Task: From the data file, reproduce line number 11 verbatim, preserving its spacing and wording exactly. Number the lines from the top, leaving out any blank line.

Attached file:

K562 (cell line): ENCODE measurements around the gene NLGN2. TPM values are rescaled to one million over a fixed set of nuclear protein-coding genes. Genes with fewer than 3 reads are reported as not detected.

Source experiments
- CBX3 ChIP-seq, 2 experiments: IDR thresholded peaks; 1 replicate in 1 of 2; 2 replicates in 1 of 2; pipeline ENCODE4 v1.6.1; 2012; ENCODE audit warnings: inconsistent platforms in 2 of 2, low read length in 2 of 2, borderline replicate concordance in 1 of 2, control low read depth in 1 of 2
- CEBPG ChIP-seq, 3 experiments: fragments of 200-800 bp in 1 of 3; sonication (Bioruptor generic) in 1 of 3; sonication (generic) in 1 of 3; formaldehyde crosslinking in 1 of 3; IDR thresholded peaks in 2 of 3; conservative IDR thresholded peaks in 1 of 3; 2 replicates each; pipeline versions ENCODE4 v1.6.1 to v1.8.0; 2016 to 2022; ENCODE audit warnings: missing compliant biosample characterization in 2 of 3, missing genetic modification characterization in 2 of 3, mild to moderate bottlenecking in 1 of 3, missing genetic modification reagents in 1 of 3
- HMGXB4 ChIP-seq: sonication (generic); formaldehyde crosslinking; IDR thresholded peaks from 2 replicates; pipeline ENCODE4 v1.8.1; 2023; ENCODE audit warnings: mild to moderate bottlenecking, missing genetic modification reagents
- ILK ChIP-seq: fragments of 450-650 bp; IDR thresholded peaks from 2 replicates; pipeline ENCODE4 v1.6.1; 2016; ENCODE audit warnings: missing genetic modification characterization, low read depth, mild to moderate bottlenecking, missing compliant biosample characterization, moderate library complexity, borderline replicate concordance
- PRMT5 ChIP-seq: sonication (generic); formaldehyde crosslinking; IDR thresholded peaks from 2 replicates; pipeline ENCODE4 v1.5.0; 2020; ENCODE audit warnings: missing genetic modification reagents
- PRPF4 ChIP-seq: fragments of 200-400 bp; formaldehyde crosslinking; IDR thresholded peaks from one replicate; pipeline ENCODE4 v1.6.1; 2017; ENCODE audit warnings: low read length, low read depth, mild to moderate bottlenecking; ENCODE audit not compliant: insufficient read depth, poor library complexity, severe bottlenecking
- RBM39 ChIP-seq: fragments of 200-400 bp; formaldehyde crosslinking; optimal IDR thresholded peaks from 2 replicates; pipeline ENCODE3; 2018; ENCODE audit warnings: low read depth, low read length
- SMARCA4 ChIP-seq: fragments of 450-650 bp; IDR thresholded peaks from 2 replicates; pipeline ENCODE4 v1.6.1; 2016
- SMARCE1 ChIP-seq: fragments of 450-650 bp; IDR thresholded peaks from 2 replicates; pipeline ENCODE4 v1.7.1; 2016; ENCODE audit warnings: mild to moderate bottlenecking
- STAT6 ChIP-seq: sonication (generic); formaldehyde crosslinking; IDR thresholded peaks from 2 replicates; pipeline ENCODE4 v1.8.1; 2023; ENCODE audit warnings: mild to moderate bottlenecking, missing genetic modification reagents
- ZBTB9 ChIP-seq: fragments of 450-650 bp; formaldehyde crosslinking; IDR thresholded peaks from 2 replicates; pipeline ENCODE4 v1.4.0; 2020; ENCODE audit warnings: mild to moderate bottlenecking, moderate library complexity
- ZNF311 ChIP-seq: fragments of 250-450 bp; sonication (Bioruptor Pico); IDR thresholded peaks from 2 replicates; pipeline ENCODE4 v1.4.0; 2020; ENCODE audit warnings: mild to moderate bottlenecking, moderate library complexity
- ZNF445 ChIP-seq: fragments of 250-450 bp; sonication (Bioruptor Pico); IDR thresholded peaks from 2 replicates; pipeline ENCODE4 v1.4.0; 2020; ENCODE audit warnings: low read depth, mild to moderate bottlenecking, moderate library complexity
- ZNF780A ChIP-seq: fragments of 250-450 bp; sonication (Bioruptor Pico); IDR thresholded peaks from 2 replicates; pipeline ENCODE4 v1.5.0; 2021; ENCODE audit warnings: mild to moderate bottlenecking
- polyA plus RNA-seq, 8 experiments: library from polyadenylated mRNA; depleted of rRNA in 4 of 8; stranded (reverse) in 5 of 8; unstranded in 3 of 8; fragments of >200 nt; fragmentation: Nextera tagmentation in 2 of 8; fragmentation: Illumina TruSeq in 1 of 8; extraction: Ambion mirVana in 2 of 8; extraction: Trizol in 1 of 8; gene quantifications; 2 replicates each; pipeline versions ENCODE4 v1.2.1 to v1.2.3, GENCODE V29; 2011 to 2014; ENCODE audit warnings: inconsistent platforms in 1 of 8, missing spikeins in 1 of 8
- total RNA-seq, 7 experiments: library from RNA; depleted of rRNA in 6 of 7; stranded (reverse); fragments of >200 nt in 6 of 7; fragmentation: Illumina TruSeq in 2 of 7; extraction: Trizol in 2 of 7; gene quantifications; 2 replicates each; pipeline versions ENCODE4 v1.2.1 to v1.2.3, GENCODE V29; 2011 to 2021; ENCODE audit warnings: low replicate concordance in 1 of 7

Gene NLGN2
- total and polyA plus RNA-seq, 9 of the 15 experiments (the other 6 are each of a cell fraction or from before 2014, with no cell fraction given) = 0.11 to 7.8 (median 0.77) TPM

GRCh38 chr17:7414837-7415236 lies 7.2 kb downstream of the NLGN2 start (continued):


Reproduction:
- SMARCE1 ChIP-seq: fragments of 450-650 bp; IDR thresholded peaks from 2 replicates; pipeline ENCODE4 v1.7.1; 2016; ENCODE audit warnings: mild to moderate bottlenecking